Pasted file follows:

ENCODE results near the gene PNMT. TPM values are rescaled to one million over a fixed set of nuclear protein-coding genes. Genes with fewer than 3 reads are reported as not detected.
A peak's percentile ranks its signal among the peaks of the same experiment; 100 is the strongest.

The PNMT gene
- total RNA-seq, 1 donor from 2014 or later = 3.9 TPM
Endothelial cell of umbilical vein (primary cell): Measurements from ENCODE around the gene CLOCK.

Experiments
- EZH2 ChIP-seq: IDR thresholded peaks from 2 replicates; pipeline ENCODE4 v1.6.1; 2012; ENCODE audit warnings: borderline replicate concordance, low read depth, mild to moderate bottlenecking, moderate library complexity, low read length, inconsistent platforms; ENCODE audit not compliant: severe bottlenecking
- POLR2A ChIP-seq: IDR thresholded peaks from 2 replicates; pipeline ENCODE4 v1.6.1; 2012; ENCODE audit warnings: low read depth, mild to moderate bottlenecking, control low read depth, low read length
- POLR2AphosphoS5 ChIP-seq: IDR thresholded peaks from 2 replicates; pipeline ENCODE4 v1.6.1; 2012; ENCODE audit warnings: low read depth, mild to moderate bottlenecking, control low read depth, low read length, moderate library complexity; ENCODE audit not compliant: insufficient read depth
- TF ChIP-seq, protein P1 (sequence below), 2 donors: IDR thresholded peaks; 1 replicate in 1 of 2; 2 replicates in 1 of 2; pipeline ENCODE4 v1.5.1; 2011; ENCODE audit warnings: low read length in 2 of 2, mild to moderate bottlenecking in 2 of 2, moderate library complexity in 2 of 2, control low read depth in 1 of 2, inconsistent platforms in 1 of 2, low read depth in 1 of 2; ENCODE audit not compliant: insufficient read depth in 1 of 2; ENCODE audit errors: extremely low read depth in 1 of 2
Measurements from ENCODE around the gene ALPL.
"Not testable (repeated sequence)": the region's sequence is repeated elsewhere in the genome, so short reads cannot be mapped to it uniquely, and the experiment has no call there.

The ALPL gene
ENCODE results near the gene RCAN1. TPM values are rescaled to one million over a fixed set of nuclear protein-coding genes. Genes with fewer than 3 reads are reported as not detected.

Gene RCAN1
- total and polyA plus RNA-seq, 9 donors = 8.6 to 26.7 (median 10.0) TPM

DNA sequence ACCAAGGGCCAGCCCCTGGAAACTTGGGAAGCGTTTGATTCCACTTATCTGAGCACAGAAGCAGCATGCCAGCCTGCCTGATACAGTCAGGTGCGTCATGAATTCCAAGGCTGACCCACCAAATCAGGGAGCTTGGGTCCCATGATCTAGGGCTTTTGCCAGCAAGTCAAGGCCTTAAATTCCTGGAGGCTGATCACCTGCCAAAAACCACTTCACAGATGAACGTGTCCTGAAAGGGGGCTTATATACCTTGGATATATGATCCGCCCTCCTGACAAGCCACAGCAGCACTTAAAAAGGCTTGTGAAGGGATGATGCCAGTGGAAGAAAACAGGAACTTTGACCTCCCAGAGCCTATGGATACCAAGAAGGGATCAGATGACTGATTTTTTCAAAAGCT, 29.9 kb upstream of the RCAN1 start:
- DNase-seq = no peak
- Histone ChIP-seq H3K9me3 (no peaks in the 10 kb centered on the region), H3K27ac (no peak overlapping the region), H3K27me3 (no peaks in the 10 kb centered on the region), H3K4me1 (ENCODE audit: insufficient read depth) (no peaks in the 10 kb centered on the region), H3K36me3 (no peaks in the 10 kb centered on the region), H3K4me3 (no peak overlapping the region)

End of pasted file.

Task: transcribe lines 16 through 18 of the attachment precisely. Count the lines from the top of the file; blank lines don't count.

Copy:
- total and polyA plus RNA-seq, 9 donors = 8.6 to 26.7 (median 10.0) TPM

DNA sequence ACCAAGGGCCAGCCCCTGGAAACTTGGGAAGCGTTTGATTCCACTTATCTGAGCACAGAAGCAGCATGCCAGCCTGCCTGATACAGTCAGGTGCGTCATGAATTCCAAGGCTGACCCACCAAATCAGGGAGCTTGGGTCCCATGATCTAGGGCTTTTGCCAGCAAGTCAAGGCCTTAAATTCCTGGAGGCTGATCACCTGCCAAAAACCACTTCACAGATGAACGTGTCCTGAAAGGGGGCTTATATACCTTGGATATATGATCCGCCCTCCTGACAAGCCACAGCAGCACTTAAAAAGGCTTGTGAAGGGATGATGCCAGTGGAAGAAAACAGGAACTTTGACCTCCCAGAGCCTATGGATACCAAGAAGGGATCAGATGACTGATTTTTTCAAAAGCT, 29.9 kb upstream of the RCAN1 start:
- DNase-seq = no peak